Many dentists use computers to manage their business. At the same time, you may not be using your computers to the best effect in your clinical practice.
My job is information. It’s what I do. But if you are a dentist, or a dental nurse, or a dental practice manager, then your job is dentistry, and that’s what you do. So why do you need better information?
I suggest that there are four reasons why you might wish to have better information:
1. To make more money
2. To save money
3. To provide better care for your patients
4. To reduce the risk of doing harm to your patients
If someone wants you to spend money or time in order to get better information, then ask them whether it will help you achieve any of these and if so, how?
In reality, in some cases, you can achieve more than one benefit. For example,if you reduce the chance of an adverse event, thereby reducing the risk of doing harm to your patients, you should be a better risk for your insurance company, and that should save you money.Alternatively, if you use information to track your patients better, then you should recall them more often and reliably. This should be good for your patients’ oral health. Assuming that your remuneration is linked to your level of activity, then, it should also increase your income.
What’s Wrong with Paper Records?
Dentists, in common with other health care professionals have always used information. The classical information system in dental care has been paper-based, with paper forms stored in envelopes. This may not seem very sexy as information systems go, but it served dentists quite well for many decades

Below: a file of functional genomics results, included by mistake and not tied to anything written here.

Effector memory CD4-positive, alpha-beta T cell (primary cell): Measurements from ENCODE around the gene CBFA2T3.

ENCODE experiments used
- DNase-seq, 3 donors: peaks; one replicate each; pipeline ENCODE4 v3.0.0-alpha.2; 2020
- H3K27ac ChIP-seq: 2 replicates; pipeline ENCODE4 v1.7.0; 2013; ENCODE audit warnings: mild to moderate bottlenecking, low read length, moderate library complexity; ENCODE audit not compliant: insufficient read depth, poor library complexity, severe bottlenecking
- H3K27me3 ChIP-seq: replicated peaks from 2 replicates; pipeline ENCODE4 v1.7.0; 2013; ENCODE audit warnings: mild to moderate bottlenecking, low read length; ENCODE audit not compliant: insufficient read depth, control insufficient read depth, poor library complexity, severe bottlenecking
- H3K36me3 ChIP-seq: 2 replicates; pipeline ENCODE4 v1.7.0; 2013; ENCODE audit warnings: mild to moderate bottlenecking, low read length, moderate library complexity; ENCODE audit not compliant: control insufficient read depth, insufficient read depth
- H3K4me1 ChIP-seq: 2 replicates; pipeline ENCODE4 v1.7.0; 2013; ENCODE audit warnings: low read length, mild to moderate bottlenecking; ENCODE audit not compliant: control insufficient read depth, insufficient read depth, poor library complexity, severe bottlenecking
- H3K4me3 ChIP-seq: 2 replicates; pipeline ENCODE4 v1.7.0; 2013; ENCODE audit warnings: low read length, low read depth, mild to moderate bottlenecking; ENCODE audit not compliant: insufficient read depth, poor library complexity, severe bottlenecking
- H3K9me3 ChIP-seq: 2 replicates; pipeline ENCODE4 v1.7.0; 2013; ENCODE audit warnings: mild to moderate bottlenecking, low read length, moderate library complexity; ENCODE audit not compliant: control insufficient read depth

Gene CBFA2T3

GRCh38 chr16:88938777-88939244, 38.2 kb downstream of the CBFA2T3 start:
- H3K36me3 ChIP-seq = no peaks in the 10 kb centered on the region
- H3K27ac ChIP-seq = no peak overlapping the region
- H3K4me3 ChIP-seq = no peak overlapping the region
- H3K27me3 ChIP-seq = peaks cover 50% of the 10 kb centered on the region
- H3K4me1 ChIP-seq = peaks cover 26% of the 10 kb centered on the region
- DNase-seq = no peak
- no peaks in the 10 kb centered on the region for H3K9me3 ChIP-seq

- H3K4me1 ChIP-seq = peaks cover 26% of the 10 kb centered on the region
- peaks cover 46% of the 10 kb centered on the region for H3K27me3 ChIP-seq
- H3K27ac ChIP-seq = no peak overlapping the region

Any replacement system must do better than this. In spite of the promise of new technology, many dental practices still depend on their old paper-based systems for much of their work. This may be because they still see the purpose of records as the traditional aide-memoir for the dental practitioner, and paper records are very good for this purpose.
The UK dental sector lags the US in terms of uptake of information technology. In 2003, in a survey of English dental practices found nearly a quarter of practices still were not using computers at all.
Of those not using computers, over half (56%) stated that they didn’t believe they were not currently necessary. Around one quarter cited staff reluctance (24%), whilst slightly less said that the systems were too expensive (19%). Only 45% had Internet and Email access at this time.
In spite of dentistry in the UK still being part of the National Health Service, and the National Program for IT spending billions to join up the entire Service, plans to connect dentistry to the rest of the system via the N3 network are still in the early stages and lag well behind the connection rates in almost every other section of the health care system.
However, technology is not an end in itself, it is a means to deliver the information that is needed to support the management and care of dental patients. Dentists need good information systems to provide high quality information. Only a small part of this task is about computers, most of it is management, and most of management is about people.
J. H. John, D. Thomas and D. Richards (2003) Questionnaire survey on the use of computerization in dental practices across the Thames Valley region, British Dental Journal, 195, 585–590.
Gillies AC (2007) IT and information for dentists: a handbook, Lulu Press, London